Sam chuckled. "Okay. I will. And you better answer your phone when I call you," he countered, and then hung up.

Dean pulled the phone away from his ear and made a face at the pain rippling through his chest with every move he made. "Well, at least he's okay for now," he muttered, flipped the phone shut and closed his eyes.


Interstate 95

Sam shut off his phone again while eying the landscape racing by outside for a moment.

"Everything okay?" Tony asked.

"Yeah, everything’s fine," Sam countered without looking at him. Despite the almost overwhelming urge to be uneasy about everything, Sam found it impossible to not like Tony. The guy reminded him of Dean, just in a mellower edition, and – well aware that a statement like that would give his brother a severely swelled head – who didn't like Dean? So Tony wasn't hard to like, considering the likeness with his brother.

"Well, that’s good to hear. How's he doing health-wise?" Tony asked.

Sam glanced at him and wondered if the guy knew more about Dean's condition than Dean had told him. "Well, he said he was doing better. Mentioned broken ribs and a busted leg."

Tony arched his brows. "Oh, and he forgot to mention that he was beat to hell by a bunch of hunters?" he asked. "When we found him ..." He shook his head lightly.

Sam stared at him. "When you found him what?" he asked, his tone on the verge of being demanding.

"Well ... he wasn't looking too good. That's for sure," Tony said.

"I know," Sam agreed and glanced away.

"You had a vision?" Tony asked.

"Yeah. I forced it and ... well ... it hurt like a bitch. And it didn't give me much in the ways of directions. Nothing distinguishing about the barn or anything," Sam countered.

Tony frowned lightly. "Then how did you find it? Jenn said you turned up there."

Sam stared ahead of himself for a moment. "They called me," he said. "Told me where to go. Said they wouldn't hurt Dean any more if I came. So I went."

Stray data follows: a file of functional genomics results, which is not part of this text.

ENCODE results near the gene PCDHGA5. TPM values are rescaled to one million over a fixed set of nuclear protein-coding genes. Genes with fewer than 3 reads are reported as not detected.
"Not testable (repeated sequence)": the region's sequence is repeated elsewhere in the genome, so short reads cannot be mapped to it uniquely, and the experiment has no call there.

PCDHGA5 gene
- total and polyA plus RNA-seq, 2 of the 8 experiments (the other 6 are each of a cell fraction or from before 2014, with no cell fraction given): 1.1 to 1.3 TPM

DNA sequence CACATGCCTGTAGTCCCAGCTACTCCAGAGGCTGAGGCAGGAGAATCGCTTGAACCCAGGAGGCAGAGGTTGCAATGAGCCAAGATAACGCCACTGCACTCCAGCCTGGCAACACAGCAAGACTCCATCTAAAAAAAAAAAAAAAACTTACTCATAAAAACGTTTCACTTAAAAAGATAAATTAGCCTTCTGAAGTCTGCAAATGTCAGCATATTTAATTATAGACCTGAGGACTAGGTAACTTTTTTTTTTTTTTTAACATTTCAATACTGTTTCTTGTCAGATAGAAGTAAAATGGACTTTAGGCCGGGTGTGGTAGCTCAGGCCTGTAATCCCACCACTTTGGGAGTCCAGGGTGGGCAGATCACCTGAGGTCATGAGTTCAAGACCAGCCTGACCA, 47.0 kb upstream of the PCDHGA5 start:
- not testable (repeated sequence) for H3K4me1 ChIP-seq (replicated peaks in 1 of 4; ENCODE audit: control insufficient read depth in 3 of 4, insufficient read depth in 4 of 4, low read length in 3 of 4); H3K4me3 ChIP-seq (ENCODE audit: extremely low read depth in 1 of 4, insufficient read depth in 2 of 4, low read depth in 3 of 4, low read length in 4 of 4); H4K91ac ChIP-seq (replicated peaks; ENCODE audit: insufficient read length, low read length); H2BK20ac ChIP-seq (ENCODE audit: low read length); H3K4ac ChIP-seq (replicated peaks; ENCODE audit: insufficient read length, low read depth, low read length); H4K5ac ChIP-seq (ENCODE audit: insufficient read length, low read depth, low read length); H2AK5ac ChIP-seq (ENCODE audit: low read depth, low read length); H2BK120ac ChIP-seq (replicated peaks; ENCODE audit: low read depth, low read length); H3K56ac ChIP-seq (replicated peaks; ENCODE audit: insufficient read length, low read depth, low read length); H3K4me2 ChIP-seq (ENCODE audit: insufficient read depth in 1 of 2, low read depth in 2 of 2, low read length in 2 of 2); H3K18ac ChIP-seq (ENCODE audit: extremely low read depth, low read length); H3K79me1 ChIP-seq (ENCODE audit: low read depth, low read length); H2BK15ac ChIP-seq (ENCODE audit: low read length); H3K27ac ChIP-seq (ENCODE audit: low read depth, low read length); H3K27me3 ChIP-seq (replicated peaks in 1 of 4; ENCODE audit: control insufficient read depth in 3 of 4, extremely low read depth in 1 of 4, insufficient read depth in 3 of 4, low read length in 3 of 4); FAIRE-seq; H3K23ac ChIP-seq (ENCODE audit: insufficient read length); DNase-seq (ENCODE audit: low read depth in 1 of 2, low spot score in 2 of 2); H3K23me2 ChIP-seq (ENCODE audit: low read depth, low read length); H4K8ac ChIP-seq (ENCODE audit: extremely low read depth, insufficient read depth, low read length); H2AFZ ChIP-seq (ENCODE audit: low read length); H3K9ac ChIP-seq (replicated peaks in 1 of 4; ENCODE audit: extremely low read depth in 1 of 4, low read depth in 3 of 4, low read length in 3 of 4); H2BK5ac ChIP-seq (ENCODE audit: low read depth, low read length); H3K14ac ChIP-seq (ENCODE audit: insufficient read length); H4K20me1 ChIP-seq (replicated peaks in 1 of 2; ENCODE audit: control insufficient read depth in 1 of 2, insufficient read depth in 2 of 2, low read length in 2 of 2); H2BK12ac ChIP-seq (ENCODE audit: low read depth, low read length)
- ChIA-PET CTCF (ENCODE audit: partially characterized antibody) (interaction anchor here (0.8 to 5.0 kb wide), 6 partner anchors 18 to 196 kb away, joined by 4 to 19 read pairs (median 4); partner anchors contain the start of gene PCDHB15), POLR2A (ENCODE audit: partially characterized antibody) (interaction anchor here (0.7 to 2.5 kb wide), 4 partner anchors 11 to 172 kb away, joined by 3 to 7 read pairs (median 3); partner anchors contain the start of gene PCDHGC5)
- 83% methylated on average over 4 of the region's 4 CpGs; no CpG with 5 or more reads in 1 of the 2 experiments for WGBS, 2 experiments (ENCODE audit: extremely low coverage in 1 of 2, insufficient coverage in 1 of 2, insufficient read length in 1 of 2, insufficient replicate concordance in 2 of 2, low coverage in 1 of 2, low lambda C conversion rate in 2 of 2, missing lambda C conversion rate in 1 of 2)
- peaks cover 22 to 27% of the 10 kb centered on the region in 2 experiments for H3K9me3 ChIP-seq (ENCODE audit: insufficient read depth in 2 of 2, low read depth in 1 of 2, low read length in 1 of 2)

"Well aware that they were going to kill you once you got there?" Tony asked, sounding a bit stunned.

"What choice did I have? Dean would have done the same for me. We don't let each other down. We're all we've got," he said quietly.

"Well, then it's about damned time you guys came to Perdition," Tony said with a vague smile on his lips. "We're like family there."



Dean quickly realized that there were more people in Perdition than just George and Annie. A knock on the door ripped him out of a half-slumber and even though he said nothing, the door still opened and a girl about Sam’s age stepped in. Two guys loitered around the corridor outside, curiously glancing in at him until the girl closed the door behind her.

She gave him a somewhat self-conscious smile and leaned back against the door. "Hi," she said.

Dean eyed her for a moment. There was something familiar about her, but he couldn't quite put a finger on it. "Hi," he countered, shifted a little and grimaced.

Her expression changed at his pain and she pushed away from the door and took a step toward him, then stopped again. "Is it bad?" she asked.

Dean made a face, well aware that he shouldn't take his presently somewhat bad mood out on her. "I'll live," was all the answer he offered her, though.

"Can I help?" she asked.

Dean frowned. "Help how?" he asked. "If you think I'm gonna get off this bed right now, you've got another thing coming," he added, uncertain of what she was getting at.